All News

April NADIS Parasite forecast

This month's NADIS parasite forecast includes takes a look at the risk of nematodirus in young lambs and the challenges posed by coccidioiss too. It also touches on post-lambing worming strategies for ewes and the need for targeted treatments

 

 

To read the parasite forecast and learn more about these critical issues, see the NADIS forecast. A webinar on these issues can also be seen here, which helps explain the conditions and their management in more detail.

There is also some topical advice on mineral deficiencies in lambs which will be of interest to many. 

Share This Post:

Ruth Lucas - Fimber Flock

Ruth Lucas of the Fimber flock, Driffield, East Yorkshire, sadly passed away on Wednesday 29th March. Ruth is survived by her husband Jack, sons, Mark and Simon, daughter, Karen, daughter in law, Sarah, grandchildren Sophie and Milly and her sister Mary.

Ruth was a great supporter of the Texel breed, accompanying and assisting Jack at many shows and sales over the years. She was loved and admired by many and will be greatly missed. Our sympathies are with her family.

A thanksgiving ceremony will be held on Wednesday 5th April at 4.00pm at Octon Crematorium,  Octon Cross Road, Driffield, YO25 3BL. 

Family flowers only.

 

 
Share This Post:

Max Preece - Wrickton Flock

Max was a major influence in the development of the Shropshire & Borders Club and the promotion of the Texel Breed within the area.

He started with Texels in the late seventies and was club chairman in 1986 & 1987.  He was club president from 1999 - 2007. Max & Gwen's efforts made the Shropshire Club the envy of many.  His charm and knowledge will be sadly missed.

Share This Post:

Claudine Lear

It is with sadness that the Society reports the passing of Claudine Lear, wife of Michael of the Sidborough flock.

The funeral will be on Thursday 16 March at 2.30pm at Loxbeare church going on afterwards to Calverleigh village hall.

Share This Post:

British Texel genetics triumph in Paris

British Texel genetics fared well in the judging at this year’s Salon International de l’Agriculture (Paris Show), with a son of Teilo Welsh Dragon, the first Welsh Texel to be exported to France, picking up the championship at this prestigious event.

The ram hogg was shown by Christophe Pery and is out of a homebred ewe. Bred by John Eirian Davies, Teilo Welsh Dragon is a son of Deveronvale Viscount, a sire purchased jointly with the Aman flock for 4800gns. His dam is VDT09239, a Knock Nugget daughter which was also dam of Teilo Vawr, the top priced ram lamb at the Main NSA Ram Sale, Builth Wells, in 2016.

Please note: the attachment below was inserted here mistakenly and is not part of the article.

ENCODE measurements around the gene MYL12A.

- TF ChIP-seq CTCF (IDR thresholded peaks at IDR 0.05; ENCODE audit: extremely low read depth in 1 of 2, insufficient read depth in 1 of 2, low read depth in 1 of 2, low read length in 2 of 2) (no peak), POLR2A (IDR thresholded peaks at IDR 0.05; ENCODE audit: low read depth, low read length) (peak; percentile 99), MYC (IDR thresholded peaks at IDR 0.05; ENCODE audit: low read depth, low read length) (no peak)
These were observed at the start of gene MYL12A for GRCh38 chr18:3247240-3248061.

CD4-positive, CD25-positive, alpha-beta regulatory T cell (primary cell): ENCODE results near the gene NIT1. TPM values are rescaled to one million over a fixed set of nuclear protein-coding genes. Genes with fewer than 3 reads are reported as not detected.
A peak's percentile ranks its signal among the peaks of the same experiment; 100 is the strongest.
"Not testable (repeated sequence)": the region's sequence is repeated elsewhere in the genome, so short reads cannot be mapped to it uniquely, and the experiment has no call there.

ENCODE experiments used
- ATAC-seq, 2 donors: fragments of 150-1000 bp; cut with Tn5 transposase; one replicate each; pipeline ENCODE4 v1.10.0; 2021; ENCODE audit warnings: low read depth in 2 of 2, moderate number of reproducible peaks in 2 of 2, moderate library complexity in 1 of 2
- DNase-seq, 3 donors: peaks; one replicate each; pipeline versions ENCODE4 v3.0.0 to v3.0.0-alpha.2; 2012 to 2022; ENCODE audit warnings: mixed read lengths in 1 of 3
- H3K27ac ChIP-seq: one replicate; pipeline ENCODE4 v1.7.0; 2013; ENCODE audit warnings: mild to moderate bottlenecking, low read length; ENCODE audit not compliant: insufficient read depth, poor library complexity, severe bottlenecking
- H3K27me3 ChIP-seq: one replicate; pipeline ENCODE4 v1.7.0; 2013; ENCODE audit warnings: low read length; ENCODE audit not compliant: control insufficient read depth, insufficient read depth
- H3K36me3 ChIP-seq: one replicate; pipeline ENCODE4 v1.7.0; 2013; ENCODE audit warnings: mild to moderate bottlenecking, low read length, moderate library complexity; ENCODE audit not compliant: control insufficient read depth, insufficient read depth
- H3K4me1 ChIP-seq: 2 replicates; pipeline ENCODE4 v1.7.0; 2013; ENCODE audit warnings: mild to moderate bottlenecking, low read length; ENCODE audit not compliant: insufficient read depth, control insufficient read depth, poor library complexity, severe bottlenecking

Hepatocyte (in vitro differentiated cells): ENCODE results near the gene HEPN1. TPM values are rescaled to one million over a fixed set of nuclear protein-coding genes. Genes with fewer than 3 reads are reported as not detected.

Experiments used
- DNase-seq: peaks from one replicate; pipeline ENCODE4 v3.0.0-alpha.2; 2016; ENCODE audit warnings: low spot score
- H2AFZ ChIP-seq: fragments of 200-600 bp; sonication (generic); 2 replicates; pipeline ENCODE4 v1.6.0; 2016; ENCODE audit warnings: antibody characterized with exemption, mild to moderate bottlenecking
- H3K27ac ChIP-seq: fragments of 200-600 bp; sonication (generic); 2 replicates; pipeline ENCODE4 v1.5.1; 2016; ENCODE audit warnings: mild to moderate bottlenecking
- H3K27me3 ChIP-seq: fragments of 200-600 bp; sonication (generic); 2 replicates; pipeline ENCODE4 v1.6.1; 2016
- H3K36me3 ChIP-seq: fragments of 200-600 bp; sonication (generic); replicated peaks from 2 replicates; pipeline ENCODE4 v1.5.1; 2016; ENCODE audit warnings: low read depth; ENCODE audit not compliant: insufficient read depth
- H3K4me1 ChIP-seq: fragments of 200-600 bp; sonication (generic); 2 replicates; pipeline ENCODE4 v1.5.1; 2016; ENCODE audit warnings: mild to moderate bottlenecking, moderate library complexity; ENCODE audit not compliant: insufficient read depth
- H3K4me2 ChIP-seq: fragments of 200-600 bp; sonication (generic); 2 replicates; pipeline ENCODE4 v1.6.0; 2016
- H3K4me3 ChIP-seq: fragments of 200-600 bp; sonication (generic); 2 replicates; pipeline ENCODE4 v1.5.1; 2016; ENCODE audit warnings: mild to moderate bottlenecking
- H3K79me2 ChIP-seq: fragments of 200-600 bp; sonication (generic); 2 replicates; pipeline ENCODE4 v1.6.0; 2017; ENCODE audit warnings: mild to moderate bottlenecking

Share This Post:

February NADIS Parasite Forecast

This month's NADIS parasite forecast includes information on updating flock health plans as well as the risk of worms in over wintered shearlings and the threat of lice and mites, highlighting the need for correct diagnosis before treatment.

To read the parasite forecast and learn more about these critical issues, see the NADIS forecast. A webinar on these issues can also be seen here, which helps explain the conditions and their management in more detail.

And, with lambing in full swing, there is some topical advice available on neo-natal diseases in lambs. 

Share This Post:

Royal Smithfield Club severes link with East of England Agricultural Society

The East of England Agricultural Society and the Royal Smithfield Club have agreed amicably to end their joint involvement in the East of England Agricultural Society’s Smithfield Festival after seven years of collaboration. As a result, the Society will run its own East of England Winter Primestock Festival in late November 2017; while the Club will pursue other initiatives.

Since the start of the joint venture there has been a successful revival of the leading primestock show in the East of England, however, both parties agree it is now time to refocus activities for each charity. 

“The Society remains committed to providing a quality primestock event which will not only provide a strong competitive element for livestock producers, but will also enable us to fulfil our charitable objectives,” said William Haire, Agricultural Development Manager at the Society.

“We will support education through such initiatives as our College Challenge and at the same time cater for a broader range of stockmen through our knowledge transfer initiative - Stocktech.”

The Royal Smithfield Club has enjoyed working with the Society, however, the Club has a broad remit that extends from the breeding of all classes of livestock through to delivering public benefit to the consumer, said Geoff Burgess, the Club’s Honorary Secretary. “It is clear that the East of England Agricultural Society now has the resources and expertise to run a successful primestock event; which frees the Club to develop other initiatives. 

 
Share This Post:

Margaret Perrings - Pergill

It is with regret that we announce the death of Margaret, who died peacefully at home on Friday 27th January 2017, aged 69 years.

 

Margaret along with her late husband Mike was a long standing member of the Society who bought their first Texel sheep back in the early 1980s. 

The funeral will be held at St.Alkelda's Church, Giggleswick, North Yorkshire, on Tuesday 7th February 2017 at 12 noon.

Share This Post:

New research and development project manager joins Texel Sheep Society

The Texel Sheep Society is delighted to announce the appointment of Ed Smith as R&D Projects Manager for the latest phase of its innovative and near market research.